Latifa Echakhch, Enluminure (Illumination) (detail), 2012, ink on inside of windows, dimensions variable.

Latifa Echakhch, Enluminure (Illumination) (detail), 2012, ink on inside of windows, dimensions variable.

Latifa Echakhch

Latifa Echakhch, Enluminure (Illumination) (detail), 2012, ink on inside of windows, dimensions variable.

In Italian, the word verso has several meanings: a line in poetry (“verse”), the direction of movement (“toward”), and the back side of a sheet of paper (“verso”). As the title of Latifa Echakhch’s recent exhibition, the word reflected the complex and stratified nature of her work. The artist seeks and reveals the polysemic nature of words and things—meanings that slide into one another, sharing some aspects yet elsewhere diverging. Enluminure (Illumination), 2012, a site-specific work the artist prepared for the gallery, was made of black ink that had been dripped down the gallery windows. It was a written account of the space, rhythmic and unstable. The lines became a wall, a curtain, rain, tears. They could be read as arabesques, or one could take them as the manifestation of an aggressive gesture intended to negate the view, obscuring the transparency of the glass, or of an intimate desire to mark a time and space with one’s own hand. This multiplicity of suggestions was echoed in the title, which could refer to painted manuscripts, to lighting, and to enlightenment. The idea of casting light was contrasted with putting something in the shade, and the idea of revelatory writing countered the black trail delineated on the window in indecipherable fashion.

In relation to the exhibition title, Enluminure was a reminder that the most visible and clearest aspect of things does not always reveal what lies beneath them. Insofar as “Verso” alluded to a direction to be taken, one could not tell precisely which one, just as the ink, left to drip, followed various paths dictated by chance. The show’s title also suggested the rhythm of a poem unfolding in the space, embodied not only in the black lines of Enluminure, but also in the series “Morgenlied” (Morning Song), 2012–, structures of metal rods with hooks that could serve as a hanging system for paintings—perhaps the paintings that were installed on other walls of the gallery. The latter works, from the “Sans Titre” series, 2010–12, were as luminous and light as birdsong.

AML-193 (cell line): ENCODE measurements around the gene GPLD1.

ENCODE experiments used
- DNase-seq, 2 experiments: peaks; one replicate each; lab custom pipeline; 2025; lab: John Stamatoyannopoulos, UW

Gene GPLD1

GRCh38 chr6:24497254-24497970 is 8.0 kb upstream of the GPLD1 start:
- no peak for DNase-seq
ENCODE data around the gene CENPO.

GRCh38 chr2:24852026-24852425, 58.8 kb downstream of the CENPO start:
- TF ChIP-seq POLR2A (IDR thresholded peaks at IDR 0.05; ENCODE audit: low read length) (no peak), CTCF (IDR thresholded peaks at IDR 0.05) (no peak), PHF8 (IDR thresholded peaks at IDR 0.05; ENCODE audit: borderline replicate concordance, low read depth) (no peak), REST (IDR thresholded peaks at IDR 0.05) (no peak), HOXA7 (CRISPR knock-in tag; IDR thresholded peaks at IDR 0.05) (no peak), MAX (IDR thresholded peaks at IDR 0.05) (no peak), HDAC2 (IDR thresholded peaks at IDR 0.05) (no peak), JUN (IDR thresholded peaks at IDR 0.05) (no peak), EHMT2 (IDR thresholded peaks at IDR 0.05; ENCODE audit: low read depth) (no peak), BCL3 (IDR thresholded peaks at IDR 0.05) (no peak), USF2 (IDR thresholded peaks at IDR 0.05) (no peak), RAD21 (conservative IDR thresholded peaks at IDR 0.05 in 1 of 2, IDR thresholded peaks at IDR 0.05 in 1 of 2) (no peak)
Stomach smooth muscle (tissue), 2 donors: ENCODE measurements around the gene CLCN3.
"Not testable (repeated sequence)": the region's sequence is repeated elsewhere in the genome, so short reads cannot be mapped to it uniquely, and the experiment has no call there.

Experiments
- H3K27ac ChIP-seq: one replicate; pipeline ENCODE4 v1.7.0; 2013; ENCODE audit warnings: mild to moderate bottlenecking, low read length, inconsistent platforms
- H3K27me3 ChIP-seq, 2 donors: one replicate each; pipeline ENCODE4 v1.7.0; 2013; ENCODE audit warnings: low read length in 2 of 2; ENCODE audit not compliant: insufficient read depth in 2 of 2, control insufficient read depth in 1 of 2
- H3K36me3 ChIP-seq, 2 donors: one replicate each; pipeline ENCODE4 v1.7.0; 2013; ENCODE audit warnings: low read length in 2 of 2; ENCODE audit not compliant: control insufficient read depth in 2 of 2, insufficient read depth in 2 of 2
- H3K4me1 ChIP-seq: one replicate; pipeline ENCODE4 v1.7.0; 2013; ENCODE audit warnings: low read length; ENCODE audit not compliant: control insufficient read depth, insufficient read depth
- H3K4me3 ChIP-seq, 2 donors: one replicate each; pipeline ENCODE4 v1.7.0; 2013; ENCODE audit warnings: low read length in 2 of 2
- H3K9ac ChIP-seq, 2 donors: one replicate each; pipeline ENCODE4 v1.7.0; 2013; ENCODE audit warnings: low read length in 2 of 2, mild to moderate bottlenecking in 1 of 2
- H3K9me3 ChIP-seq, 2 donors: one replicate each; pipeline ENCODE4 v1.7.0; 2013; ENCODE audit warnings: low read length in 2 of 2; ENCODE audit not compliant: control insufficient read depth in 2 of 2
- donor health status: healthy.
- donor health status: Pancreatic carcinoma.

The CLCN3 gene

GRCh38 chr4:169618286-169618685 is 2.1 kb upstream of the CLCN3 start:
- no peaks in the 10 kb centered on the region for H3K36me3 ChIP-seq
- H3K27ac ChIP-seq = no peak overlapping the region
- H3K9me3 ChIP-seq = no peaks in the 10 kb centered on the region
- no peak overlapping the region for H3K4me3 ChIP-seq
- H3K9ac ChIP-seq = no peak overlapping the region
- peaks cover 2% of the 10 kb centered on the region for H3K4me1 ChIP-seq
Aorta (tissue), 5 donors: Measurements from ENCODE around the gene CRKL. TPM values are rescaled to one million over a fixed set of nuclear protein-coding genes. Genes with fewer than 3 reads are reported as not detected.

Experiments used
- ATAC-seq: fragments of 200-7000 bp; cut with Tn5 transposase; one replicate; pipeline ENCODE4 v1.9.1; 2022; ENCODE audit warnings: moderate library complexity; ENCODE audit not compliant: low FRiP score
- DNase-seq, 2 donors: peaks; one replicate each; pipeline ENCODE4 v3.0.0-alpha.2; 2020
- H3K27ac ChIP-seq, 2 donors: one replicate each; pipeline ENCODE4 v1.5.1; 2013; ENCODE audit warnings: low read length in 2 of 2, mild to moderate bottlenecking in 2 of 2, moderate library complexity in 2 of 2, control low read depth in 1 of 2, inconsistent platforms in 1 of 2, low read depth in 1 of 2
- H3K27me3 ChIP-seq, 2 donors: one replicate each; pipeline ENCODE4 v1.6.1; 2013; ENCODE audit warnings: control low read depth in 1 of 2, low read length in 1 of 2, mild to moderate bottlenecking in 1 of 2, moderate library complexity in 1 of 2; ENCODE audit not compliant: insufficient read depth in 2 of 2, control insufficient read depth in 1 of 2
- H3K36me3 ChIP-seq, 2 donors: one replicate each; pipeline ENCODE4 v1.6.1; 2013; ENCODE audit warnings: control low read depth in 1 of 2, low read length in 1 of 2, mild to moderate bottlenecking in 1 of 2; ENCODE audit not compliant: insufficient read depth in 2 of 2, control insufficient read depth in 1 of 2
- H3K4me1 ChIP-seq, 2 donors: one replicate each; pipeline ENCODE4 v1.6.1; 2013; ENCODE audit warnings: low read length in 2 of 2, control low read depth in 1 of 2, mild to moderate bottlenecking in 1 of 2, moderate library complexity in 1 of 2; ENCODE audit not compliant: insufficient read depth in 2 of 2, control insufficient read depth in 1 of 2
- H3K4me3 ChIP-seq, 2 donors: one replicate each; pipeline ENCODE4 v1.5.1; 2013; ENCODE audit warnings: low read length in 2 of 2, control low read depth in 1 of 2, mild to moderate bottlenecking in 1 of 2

Echakhch’s work often involves removing a thing’s center and leaving its support, frame, or outline—the functional part of the naked and exposed object. Paintings are taken off hooks, and flags off flagpoles (Fantasia, 2012). In the “Sans Titre” series, canvases are covered with carbon paper without text, just as in “Frames,” 2000– (not in the exhibition), the borders of carpets are shown with their centers cut away. Or Echakhch repositions objects in unexpected webs of references. Fantôme (Ghost), 2011, is a small installation made up of a chair, a harmonica, and an abandoned handkerchief. Skin, 2012, is a pile of shoes thrown onto the floor. The works always revolve around a void, an absence. The blank carbon paper in the “Sans Titre” series makes one think of censorship or, in any case, of some other kind of negation. All Echakhch’s works somehow or other critique the present and reflect on the everyday nature of being in the world.

Alessandra Pioselli

Translated from Italian by Marguerite Shore.